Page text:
There’s nothing worse than watching your dog dig and scratch painfully at his/her ears. You want to help, but you’re not sure how. Peroxide often comes to mind and you may ask even ask yourself whether you can put peroxide in a dog’s ear or not. It seems harmless, but is it? This post will help you find a safe, inexpensive solution to your dog’s itching without resorting to harmful substances.
The reality is that a lot can be happening in your dog’s ear canal. Sometimes a simple rinse just won’t cut it. There’s a lot more to know before you go digging around in your dog’s ear canal. In fact, just don’t do it. Keep reading to find out why.
Why Home Remedies Can Make Your Dog’s Ears WORSE
A dog’s ear is much more than what you can see on the outside. In fact, you can really only see what’s going on in there with a medical instrument called an otoscope, which is what you’ll probably see the veterinarian do on a regular check-up.
A dog’s ear consists of the pinnae (the other structure that you can easily see and wipe clean), the middle ear and the inner ear. The otitis externa (aka the outer ear) is where infections commonly occur in dogs. This type of ear infection is usually easily treated and can be caused by things like allergies, yeast, or mites. We’ll talk about these things a little further into the post.
A Simple Puncture Can Cause Deafness and Pain
A dog’s eardrum (just like a human eardrum) is a thin flap of skin that rests at the bottom of the ear canal. It acts like a drum and actually vibrates when sound hits it. The vibrations then move the delicate bones of the middle ear. Those vibrations then move into the inner ear.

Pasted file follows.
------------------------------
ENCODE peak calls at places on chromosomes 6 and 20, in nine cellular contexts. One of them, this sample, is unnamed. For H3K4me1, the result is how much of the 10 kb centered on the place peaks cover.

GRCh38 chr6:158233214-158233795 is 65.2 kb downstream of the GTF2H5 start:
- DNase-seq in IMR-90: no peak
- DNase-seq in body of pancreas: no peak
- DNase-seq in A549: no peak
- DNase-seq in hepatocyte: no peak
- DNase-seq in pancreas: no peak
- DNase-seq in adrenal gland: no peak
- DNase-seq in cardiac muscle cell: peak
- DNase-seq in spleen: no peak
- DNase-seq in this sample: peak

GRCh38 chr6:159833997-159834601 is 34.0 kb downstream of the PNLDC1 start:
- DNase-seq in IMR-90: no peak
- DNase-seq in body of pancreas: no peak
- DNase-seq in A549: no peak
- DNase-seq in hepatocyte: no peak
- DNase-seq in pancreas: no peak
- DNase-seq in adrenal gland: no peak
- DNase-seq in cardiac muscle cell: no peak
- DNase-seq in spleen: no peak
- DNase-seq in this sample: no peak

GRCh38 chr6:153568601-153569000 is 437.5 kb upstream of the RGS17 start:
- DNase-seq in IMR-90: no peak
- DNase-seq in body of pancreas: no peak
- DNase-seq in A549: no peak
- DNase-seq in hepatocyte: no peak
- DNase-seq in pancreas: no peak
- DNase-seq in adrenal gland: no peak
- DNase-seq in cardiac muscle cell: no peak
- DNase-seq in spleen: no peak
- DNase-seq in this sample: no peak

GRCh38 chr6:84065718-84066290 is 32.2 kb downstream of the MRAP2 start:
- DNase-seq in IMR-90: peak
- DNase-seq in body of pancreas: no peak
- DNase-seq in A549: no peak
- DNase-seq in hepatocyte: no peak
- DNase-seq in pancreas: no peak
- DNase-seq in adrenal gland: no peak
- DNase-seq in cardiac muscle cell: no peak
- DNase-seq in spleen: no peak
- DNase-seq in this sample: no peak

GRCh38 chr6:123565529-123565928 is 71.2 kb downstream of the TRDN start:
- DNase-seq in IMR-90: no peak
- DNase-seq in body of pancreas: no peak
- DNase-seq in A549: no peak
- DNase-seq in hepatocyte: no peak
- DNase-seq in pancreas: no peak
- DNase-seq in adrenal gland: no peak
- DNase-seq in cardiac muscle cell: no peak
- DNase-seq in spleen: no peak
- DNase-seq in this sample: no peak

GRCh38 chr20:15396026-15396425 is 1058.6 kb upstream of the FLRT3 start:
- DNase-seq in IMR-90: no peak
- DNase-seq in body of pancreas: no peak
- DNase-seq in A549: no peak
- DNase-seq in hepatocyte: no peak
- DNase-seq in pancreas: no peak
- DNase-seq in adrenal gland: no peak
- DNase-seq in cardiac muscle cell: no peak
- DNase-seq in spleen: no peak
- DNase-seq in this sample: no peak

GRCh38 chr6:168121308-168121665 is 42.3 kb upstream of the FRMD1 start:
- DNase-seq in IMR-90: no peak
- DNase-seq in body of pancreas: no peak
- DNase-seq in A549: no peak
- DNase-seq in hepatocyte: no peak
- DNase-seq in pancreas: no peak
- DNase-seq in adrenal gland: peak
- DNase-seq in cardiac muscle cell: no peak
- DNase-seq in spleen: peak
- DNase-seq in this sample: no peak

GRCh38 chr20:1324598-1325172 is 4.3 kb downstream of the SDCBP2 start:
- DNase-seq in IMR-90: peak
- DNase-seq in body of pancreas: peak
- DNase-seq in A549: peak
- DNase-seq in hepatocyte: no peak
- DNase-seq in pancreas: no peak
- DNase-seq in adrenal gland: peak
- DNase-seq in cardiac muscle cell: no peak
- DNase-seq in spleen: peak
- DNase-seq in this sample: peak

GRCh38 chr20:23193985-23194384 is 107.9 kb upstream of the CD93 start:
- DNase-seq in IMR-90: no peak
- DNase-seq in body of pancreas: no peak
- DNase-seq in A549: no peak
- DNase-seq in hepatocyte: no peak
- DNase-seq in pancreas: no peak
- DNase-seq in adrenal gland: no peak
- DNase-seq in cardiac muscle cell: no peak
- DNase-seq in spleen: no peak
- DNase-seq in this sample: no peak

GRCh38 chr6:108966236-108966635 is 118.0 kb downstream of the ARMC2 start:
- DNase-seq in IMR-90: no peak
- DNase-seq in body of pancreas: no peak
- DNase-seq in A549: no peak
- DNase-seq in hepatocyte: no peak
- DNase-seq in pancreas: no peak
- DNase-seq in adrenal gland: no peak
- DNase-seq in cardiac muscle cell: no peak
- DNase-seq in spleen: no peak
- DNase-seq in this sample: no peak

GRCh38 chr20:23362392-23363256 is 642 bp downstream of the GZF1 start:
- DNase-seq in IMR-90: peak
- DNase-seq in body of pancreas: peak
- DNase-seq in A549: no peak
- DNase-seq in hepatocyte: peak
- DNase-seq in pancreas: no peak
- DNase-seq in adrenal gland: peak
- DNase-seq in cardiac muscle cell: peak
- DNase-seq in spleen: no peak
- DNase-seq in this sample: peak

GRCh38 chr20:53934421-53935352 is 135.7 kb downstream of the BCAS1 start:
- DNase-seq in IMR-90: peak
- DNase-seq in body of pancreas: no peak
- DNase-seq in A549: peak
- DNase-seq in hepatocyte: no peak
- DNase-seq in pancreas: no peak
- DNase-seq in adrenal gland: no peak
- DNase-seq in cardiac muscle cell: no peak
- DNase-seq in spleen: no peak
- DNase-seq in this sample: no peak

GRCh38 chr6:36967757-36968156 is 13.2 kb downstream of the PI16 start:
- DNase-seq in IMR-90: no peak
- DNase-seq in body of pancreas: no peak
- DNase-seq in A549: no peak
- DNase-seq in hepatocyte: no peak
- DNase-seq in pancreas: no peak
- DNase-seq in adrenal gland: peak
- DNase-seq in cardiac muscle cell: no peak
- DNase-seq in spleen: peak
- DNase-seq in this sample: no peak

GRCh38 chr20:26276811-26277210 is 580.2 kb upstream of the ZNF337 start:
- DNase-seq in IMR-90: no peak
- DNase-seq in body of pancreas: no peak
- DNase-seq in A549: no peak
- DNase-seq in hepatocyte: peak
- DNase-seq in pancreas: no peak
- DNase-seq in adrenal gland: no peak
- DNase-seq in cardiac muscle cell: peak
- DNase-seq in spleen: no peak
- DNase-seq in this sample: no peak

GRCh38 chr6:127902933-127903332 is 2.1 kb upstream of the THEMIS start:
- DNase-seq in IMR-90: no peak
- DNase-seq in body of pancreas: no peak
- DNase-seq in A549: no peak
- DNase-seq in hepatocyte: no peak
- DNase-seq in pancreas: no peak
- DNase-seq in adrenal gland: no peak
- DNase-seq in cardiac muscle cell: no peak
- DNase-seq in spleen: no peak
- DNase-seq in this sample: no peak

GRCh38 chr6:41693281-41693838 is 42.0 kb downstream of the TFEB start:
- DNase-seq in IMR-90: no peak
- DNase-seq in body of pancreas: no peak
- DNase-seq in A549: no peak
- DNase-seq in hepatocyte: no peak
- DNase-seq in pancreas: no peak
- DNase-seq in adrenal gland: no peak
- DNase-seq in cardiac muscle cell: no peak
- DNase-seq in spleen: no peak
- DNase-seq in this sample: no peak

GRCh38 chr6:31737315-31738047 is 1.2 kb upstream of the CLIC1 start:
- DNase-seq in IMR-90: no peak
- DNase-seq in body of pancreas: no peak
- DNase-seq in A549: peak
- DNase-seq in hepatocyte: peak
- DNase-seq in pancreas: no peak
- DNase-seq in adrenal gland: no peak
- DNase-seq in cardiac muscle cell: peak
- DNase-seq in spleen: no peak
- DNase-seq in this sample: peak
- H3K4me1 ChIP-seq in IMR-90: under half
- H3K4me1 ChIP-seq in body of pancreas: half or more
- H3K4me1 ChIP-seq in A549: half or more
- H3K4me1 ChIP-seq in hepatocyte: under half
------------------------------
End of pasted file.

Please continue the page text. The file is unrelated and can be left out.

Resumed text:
The eardrum is designed to withstand the vibration of sound, but not the tip of a cotton swab. Home remedies often involve inserting a cotton ball into the ear canal coming precariously close to the eardrum. All it takes is one slip (your dog may suddenly jerk his/her head, for example) to poke a hole into that delicate membrane.
In addition to extreme pain, a punctured eardrum can lead to temporary deafness while leaving the middle and inner ear even more vulnerable to infection.
Can You Put Peroxide in a Dog’s Ear? Why You Shouldn’t.
It’s easy to get carried away when you’re messing around in a dog’s ear. Gently cleaning the outer ear is considered safe, but you really have to be careful about not getting near the ear canal. You’re only a fingertip away from the ear canal to the eardrum.
There ARE safe methods of cleaning your dog’s ears from home. In fact, a little further into this post you’ll find a list of highly recommended treatments for dog ear infections.
The biggest danger of putting peroxide in a dog’s ear is the moisture it leaves behind. Over-the-counter and prescribed ear drops are often formulated with anti-bacterial agents, skin softeners like aloe, and other ingredients designed to naturally dry out the ear after use.
The fizzing action of peroxide makes it seem like it’s working. In fact, it might even loosen a little ear wax. However, it doesn’t leave the eardrum dry. What it does is leaves moisture in the area and that moisture is a breeding ground for yeast. In addition, hydrogen peroxide and things like rubbing alcohol can be painful and irritating to an already sore ear.
Things You Don’t Want to Happen to Your Dog’s Ears
The ears are a sensitive area that need to be treated with respect. If you notice your dog itching his/her ears a lot, it’s okay to do a gentle cleaning from home as long as it’s done properly. If you don’t think you can do it without your dog making sudden moves, it’s best to seek veterinarian care.